The Jason Hahn Files: Hey, It’s The Christmas Special Edition!

“Wendy says it’s because December in Australia is stinky hot and so no one really feels like it’s Christmas. So, apparently, some people throw Christmas parties in July because it’s the middle of winter down under.”

The idea that Christmas is just around the corner fills me with existential dread. More than any other marker in the year — say, Easter or Thaipusam —  it rings the bell for another year. It’s so depressing.

Saffy says this is why people should celebrate Christmas the way the Australians do — in the middle of the year.

“Christmas in July!” she exclaimed a few years ago after coming back from a BBQ pool party thrown by her friend Wendy from Perth. “It’s totally genius!”

“That’s a thing?” Amanda asked. “How is ‘Christmas in July’ actually Christmas?”

Saffy’s bosom puffed up. “Wendy says it’s because December in Australia is stinky hot and so no one really feels like it’s Christmas. So, apparently, some people throw Christmas parties in July because it’s the middle of winter down under.”

Amanda was unconvinced. “That just makes no sense at all. That would be like celebrating, I don’t know, Thanksgiving on New Year’s Day just because the weather is better!”

But the idea has grown on me. And Saffy especially. Because if you celebrate Christmas in July, then the whole thing about the end of another wasted year being just a week away doesn’t come up. There’s no marker.

“But you’ll still know 31 December is there, won’t you?” Amanda asked the other day. “It’s still going to be the end of another year.”

“Yes, but it doesn’t become a big deal!” Saffy told her. “It’s like if you were watching, I don’t know, Avengers: Endgame, and then suddenly, someone on screen, says, ‘Well, this is the three-quarter mark, you have only another half an hour before this movie and the whole Marvel Cinematic Universe as you know it will come to an end because all us actors haven’t had our contracts renewed’, it’s really going to spoil the rest of the movie. It’s better that you don’t know and just let the ending creep up on you!”

Amanda pursed her lips. “That’s just too weird.”

Saffy shrugged. “It makes total sense. I hate Christmas. It’s right up there with New Year’s Eve. I keep thinking about all the things I haven’t done during the year.”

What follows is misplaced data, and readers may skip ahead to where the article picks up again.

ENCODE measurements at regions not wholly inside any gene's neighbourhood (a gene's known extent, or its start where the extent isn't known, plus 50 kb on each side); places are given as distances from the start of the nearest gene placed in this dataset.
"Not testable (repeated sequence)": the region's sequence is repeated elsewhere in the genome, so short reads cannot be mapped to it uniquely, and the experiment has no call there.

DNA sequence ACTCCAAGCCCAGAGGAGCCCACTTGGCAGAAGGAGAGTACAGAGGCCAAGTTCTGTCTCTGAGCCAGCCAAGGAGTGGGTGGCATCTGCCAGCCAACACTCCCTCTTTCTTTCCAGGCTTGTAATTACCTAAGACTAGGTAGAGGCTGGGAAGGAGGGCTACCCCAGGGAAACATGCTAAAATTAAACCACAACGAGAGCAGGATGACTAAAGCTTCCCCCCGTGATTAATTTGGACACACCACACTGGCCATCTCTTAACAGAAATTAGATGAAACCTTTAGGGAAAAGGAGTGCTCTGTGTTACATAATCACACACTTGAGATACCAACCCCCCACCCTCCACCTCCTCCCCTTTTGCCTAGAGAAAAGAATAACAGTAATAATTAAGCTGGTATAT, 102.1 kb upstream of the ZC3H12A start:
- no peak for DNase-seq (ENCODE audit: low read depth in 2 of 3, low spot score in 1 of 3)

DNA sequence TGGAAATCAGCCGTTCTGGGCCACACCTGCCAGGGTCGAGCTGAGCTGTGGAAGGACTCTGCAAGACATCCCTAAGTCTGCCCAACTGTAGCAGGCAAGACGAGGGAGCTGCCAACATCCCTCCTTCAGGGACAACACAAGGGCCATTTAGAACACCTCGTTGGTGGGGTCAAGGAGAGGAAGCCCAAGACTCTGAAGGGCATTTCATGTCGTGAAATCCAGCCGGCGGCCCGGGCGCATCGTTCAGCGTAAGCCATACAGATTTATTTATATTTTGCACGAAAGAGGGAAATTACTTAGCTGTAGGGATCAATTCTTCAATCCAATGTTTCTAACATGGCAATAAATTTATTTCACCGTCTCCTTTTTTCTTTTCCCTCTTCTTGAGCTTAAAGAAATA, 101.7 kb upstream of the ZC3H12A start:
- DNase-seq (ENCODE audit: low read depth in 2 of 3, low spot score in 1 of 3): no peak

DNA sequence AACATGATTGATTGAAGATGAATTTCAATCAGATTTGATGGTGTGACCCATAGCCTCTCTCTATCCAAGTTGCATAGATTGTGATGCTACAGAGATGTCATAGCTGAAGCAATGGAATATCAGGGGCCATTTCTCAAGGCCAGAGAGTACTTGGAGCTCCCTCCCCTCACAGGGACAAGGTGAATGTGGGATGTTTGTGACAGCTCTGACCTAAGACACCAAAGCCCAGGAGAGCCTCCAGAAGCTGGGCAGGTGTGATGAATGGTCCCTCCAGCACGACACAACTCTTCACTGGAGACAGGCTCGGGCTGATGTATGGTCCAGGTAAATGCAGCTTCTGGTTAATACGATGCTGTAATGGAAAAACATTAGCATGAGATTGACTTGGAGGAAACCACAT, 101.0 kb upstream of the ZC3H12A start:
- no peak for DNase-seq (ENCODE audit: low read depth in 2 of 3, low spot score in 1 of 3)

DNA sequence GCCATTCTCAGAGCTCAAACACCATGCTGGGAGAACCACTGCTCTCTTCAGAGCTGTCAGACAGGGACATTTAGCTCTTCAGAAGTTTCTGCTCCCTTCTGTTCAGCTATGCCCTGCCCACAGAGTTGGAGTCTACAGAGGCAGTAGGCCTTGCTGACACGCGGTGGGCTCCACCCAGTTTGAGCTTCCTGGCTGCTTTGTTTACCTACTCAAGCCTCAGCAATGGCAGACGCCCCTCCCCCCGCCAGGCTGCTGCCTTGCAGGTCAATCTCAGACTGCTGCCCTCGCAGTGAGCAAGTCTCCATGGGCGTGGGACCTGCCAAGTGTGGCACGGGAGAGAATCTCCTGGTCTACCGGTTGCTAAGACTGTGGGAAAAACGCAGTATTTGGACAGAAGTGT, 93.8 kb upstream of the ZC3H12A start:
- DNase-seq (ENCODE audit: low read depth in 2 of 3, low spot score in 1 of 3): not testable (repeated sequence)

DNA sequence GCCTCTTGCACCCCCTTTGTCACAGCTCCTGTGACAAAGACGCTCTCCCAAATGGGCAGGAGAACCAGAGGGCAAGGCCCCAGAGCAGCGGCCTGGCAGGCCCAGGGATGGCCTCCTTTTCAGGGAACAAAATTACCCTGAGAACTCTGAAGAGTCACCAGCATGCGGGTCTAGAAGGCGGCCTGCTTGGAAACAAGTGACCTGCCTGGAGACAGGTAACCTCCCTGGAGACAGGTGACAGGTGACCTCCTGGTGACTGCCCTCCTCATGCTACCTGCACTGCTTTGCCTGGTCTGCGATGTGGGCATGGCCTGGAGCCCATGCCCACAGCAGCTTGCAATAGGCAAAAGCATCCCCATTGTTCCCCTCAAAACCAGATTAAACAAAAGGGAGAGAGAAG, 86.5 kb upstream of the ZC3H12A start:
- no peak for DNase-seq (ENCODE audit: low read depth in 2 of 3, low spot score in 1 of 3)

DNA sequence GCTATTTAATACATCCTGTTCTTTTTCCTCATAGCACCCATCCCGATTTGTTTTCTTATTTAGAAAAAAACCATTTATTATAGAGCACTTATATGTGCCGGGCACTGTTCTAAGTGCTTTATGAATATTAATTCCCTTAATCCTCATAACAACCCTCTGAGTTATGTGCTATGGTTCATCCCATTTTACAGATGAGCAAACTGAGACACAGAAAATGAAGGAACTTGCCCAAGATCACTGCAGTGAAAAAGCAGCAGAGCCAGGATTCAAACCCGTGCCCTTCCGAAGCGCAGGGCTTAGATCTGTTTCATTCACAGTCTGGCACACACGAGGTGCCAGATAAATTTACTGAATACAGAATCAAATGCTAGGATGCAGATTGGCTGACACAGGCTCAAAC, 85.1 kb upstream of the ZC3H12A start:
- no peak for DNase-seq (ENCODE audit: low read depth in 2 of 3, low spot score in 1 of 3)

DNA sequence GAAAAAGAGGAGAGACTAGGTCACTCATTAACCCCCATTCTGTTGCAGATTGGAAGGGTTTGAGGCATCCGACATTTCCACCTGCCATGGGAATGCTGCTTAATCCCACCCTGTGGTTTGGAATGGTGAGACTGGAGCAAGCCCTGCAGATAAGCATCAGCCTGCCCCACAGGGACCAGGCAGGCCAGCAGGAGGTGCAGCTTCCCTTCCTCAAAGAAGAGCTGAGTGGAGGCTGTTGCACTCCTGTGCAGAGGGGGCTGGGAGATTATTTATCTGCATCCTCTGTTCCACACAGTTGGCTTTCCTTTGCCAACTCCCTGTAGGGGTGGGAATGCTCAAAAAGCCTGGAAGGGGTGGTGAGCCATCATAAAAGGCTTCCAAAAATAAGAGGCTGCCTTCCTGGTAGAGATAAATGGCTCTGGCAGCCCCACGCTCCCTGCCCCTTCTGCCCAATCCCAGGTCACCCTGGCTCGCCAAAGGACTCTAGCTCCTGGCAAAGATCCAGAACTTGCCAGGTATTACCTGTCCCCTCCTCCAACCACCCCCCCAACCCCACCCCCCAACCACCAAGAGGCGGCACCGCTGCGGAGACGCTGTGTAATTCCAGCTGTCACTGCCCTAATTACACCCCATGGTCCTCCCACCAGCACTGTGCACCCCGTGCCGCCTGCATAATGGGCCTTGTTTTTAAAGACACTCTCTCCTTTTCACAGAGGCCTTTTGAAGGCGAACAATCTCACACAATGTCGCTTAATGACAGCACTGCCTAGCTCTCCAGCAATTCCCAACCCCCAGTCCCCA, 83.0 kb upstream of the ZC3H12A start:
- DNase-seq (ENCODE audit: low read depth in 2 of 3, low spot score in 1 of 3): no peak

“But you’ve done so much…” Amanda began.

Saffy’s bosom inflated half-heartedly. “Nope. There’s been absolutely no progression in my life. I’m still in a dead-end job. My boyfriend still hasn’t asked me to marry him. I’m still poor and renting and I’m still living with the two of you.”

Silence descended on the room as three sets of eyes stared hard at the ceiling, minds whirling in fast rewind over the year’s highlights.

“Well, I can do a headstand, now,” I offered eventually.

That’s your crowning achievement for 2019?” Saffy said. “A headstand?”

I felt a little deflated. “And a handstand too, so long as it’s against the wall.”

Saffy rolled her eyes and turned to Amanda. “What about you, Miss Glass Half Full? How has 2019 been a great year for you? You’ve got a headstand and partial handstand to live up to.”

“Well…” Amanda trailed off. You could almost see the gears in her mind whirling frantically. “Umm…”

A few days later, our Instagram feeds popped up a video of an elderly pensioner somewhere in the UK who has spent the last 20 Christmases alone. This year, he told the TV crew that had dropped in on him, he is spending it with someone with dementia at a place he volunteers in. The TV host asked him to go to his front door and when he opened it, a school choir started singing ‘Silent Night’. He sobbed all the way through.

“Well, that was both uplifting and depressing!” Saffy said at the end of the video. “That’s going to be us in 20 years! It’ll be Christmas 2045 and children will be singing ‘Silent Night’ to us and we’ll be wearing our winter fur in the middle of Orchard Road because we’ll have dementia and think it’s snowing!”

Sharyn says this is what happens when people have too much time on their hands. “I so busy preparing the turkey, I got no time to think about anyting else! Ay, you all coming to my house for Christmas lunch, right?”

“Yes, but Amanda and I can’t eat turkey, remember? I hope you have vegetarian options,” Saffy told her.

“Yah, I get my helper to make peanut congee for you!”

Saffy later said privately that it was precisely this sort of attitude that made her regret spending so much time with Sharyn during the year. “What a waste!” she sighed as she wrapped her best friend’s Christmas present.

Photo: TPG News/Click Photos  



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